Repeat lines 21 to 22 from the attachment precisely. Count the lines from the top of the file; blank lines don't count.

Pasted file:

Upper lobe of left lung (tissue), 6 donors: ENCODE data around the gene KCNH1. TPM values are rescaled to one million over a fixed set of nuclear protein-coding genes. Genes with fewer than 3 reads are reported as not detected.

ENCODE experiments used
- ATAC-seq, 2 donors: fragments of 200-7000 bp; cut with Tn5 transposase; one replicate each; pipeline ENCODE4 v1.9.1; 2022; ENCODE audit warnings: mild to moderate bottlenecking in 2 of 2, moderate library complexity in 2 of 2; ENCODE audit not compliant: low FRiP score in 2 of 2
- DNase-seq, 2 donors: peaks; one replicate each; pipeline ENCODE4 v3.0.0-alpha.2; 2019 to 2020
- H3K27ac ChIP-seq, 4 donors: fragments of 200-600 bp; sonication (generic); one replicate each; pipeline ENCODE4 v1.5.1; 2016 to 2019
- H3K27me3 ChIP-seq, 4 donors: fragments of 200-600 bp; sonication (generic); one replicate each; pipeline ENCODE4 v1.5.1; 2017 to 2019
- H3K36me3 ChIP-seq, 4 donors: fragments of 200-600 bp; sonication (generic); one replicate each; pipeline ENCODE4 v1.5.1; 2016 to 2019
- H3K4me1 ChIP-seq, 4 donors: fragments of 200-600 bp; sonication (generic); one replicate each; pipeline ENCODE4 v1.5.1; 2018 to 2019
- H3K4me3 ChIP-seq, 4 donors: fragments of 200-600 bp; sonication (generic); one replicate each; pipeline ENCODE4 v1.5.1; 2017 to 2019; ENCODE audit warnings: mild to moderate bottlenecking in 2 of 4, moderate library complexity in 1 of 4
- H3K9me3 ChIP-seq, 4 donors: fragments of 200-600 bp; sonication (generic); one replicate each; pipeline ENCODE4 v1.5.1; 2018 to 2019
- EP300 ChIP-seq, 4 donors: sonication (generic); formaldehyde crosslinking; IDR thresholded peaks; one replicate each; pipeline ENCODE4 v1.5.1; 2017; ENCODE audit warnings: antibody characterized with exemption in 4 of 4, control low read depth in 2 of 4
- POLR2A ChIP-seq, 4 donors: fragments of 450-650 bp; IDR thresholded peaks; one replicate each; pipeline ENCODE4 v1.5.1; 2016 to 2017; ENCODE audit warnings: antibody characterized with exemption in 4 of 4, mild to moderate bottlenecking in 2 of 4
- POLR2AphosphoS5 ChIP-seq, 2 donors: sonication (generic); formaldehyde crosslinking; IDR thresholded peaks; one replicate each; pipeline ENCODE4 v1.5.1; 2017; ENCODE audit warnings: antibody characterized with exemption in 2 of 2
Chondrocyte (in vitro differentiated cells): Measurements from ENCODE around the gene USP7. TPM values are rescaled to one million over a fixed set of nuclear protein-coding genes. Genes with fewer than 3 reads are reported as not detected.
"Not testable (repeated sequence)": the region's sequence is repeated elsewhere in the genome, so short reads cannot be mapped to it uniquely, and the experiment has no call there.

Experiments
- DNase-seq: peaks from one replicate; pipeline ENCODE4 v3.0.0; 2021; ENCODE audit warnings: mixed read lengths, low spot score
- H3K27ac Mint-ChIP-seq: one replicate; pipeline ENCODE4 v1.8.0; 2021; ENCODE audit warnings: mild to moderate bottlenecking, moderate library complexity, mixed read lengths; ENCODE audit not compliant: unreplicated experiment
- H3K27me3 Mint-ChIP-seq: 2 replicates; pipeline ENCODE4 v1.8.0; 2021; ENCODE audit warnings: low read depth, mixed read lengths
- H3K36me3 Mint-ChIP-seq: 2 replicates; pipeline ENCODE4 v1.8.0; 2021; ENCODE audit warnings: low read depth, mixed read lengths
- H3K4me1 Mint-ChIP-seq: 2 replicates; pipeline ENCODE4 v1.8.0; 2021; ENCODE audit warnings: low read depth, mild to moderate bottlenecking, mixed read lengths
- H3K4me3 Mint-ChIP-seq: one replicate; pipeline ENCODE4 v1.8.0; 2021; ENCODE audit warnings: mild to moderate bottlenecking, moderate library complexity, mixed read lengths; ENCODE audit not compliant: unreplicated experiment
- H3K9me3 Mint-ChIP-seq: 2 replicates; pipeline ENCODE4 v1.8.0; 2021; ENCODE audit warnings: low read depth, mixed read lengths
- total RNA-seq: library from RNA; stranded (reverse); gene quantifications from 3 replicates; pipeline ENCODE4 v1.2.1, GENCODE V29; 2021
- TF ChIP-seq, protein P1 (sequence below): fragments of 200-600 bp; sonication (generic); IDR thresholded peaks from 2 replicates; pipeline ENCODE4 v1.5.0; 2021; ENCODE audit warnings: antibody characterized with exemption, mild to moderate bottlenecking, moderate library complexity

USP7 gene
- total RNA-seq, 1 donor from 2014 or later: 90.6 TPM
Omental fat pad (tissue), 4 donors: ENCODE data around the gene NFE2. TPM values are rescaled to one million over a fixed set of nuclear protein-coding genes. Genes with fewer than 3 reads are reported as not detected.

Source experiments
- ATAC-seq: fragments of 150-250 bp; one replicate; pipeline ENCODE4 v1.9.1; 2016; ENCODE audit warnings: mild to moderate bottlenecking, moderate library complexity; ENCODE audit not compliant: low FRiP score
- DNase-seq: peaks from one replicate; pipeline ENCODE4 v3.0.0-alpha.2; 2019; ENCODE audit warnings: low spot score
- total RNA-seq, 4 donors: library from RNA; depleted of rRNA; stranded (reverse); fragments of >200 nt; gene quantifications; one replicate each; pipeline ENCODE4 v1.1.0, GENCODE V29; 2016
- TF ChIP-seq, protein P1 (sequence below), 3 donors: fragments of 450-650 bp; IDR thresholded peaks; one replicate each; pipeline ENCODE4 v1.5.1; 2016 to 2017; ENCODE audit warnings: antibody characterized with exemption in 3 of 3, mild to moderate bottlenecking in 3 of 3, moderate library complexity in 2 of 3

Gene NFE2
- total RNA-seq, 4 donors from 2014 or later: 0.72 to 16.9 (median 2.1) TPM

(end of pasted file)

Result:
- H3K4me1 Mint-ChIP-seq: 2 replicates; pipeline ENCODE4 v1.8.0; 2021; ENCODE audit warnings: low read depth, mild to moderate bottlenecking, mixed read lengths
- H3K4me3 Mint-ChIP-seq: one replicate; pipeline ENCODE4 v1.8.0; 2021; ENCODE audit warnings: mild to moderate bottlenecking, moderate library complexity, mixed read lengths; ENCODE audit not compliant: unreplicated experiment